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Temperature terms in the Ghanaian languages in a typological perspective
Stockholm University, Faculty of Humanities, Department of Linguistics, General Linguistics.ORCID iD: 0000-0002-9592-5780
2015 (English)Conference paper, Oral presentation with published abstract (Refereed)
Abstract [en]

This talk deals with the conceptualisation of temperature in some of the Ghanaian languages as reflected in their systems of central temperature terms, such as hot, cold, to freeze, etc. We will discuss these systems in the light of a large-scale cross-linguistic collaborative project, involving 35 researchers (including the present authors) and covering more than 50 genetically, areally and typologically diverse languages (Koptjevskaja-Tamm ed. 2015). The key questions addressed here are how the different languages carve up the temperature domain by means of their linguistic expressions, and how the temperature expressions are used outside of the temperature domain. Languages cut up the temperature domain among their expressions according to three main dimensions: TEMPERATURE VALUES (e.g., warming vs. cooling temperatures, or excessive heat vs. pleasant warmth), FRAMES OF TEMPERATURE EVALUATION (TACTILE, The stones are cold; AMBIENT, It is cold here; and PERSONAL-FEELING, I am cold), and ENTITIES whose “temperature” is evaluated.  Although the temperature systems are often internally heterogeneous, we may still talk about the main temperature value distinctions for the whole system. The Ghanaian languages favour the cross-linguistically preferred two-value systems, with water often described by a more elaborated system. An interesting issue concerns conventionalisation and frequency of expressions with a primary meaning outside of the temperature domain, for temperature uses. For instance, the conventionalised expressions for talking about ‘warm/hot’ in Ewe involve sources of heat (‘fire’) and bodily exuviae (‘sweat’). The Ghanaian languages often manifest numerous extended uses of their temperature terms. However, strikingly, none of them conforms to one of the most widely quoted conceptual metaphors, “affection is warmth” (Lakoff & Johnson 1999:50), which is also true for many other languages in (West) Africa and otherwise.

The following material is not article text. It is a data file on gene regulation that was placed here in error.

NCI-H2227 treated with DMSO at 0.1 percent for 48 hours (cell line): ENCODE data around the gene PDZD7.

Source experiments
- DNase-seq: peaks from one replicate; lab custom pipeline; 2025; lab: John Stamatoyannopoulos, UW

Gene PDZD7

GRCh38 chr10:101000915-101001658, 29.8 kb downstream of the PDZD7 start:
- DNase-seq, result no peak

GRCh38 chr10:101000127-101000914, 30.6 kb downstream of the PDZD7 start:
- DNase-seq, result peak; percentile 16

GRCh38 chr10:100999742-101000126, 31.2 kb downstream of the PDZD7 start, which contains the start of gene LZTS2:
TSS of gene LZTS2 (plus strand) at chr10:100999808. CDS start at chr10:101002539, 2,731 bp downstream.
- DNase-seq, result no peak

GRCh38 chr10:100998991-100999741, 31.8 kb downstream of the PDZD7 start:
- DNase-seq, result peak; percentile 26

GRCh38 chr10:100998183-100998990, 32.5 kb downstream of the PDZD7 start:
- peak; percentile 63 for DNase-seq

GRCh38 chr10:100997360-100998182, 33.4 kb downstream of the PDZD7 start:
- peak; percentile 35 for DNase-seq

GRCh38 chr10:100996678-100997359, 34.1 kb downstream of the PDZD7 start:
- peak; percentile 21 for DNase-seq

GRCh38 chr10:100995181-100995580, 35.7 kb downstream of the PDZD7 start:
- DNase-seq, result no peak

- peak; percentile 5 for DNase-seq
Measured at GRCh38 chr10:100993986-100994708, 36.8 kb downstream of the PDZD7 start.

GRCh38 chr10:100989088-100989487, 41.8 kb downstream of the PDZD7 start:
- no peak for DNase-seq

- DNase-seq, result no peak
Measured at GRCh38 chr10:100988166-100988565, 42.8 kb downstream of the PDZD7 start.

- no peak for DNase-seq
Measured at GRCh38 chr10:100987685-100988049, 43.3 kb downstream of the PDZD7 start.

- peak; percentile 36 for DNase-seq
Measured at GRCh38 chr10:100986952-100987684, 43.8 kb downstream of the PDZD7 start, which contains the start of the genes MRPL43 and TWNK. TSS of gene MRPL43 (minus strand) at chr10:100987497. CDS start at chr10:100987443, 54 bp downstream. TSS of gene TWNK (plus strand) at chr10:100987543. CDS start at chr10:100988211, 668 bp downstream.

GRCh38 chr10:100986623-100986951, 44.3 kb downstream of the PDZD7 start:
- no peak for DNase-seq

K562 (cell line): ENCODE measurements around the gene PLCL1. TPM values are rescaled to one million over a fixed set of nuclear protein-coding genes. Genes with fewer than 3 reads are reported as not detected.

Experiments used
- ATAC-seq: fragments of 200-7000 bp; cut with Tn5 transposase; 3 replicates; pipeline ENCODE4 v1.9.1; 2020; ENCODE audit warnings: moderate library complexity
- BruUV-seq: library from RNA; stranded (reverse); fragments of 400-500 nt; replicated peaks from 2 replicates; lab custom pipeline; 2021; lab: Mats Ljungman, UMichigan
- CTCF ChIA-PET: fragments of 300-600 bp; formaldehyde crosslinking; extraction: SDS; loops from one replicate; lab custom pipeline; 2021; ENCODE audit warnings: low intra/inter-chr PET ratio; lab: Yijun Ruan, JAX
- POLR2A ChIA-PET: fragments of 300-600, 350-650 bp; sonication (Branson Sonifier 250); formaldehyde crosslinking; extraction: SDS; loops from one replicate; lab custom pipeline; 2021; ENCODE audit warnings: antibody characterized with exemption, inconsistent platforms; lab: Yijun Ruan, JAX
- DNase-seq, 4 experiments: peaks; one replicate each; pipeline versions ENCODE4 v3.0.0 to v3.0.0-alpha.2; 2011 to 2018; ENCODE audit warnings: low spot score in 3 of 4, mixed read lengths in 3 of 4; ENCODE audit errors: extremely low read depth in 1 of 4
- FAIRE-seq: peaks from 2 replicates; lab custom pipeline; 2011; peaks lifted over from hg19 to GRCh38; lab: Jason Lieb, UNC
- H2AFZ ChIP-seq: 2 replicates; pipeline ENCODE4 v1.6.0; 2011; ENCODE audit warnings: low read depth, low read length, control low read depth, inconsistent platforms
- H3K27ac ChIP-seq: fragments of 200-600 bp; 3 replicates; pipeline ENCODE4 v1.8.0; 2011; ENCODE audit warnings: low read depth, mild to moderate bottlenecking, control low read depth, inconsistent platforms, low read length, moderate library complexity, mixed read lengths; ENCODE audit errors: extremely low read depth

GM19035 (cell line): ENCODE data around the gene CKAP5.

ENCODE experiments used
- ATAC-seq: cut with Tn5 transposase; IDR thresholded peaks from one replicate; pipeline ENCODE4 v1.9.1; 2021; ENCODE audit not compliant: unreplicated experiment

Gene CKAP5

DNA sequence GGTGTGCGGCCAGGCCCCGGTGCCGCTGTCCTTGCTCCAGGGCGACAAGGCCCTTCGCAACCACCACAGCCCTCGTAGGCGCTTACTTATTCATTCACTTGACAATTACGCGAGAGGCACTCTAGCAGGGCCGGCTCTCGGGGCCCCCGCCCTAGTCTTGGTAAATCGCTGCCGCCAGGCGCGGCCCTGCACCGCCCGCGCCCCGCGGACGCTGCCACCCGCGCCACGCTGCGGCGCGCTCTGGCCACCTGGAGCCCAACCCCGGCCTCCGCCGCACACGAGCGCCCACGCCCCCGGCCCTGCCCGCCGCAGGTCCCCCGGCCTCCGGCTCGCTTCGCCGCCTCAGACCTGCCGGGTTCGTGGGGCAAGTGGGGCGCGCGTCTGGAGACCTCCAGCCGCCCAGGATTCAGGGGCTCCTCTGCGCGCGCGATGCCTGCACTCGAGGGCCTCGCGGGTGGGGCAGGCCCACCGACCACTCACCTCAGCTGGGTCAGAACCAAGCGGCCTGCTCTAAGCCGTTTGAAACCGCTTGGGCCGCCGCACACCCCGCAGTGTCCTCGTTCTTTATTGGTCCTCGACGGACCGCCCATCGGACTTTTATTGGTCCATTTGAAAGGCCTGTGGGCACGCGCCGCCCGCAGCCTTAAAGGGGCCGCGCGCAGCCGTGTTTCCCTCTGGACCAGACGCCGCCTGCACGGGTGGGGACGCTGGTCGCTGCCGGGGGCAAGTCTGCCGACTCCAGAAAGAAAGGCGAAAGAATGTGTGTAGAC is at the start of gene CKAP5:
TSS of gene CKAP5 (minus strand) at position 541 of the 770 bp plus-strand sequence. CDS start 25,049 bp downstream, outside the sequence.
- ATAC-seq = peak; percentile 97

Place, publisher, year, edition, pages
2015. 108-109 p.
Keyword [en]
temperature terms, areal semantics, lexical typology, African languages
National Category
General Language Studies and Linguistics
Research subject
Linguistics
Identifiers
URN: urn:nbn:se:su:diva-128123OAI: oai:DiVA.org:su-128123DiVA: diva2:913112
Conference
1st School of Languages Conference, SOLCON 1: "Multilingualism in the African Context: Resource or Challenge", Ghana, Africa, October 27-29, 2015
Available from: 2016-03-19 Created: 2016-03-19 Last updated: 2016-12-16Bibliographically approved

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Citation style
  • apa
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  • de-DE
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More languages
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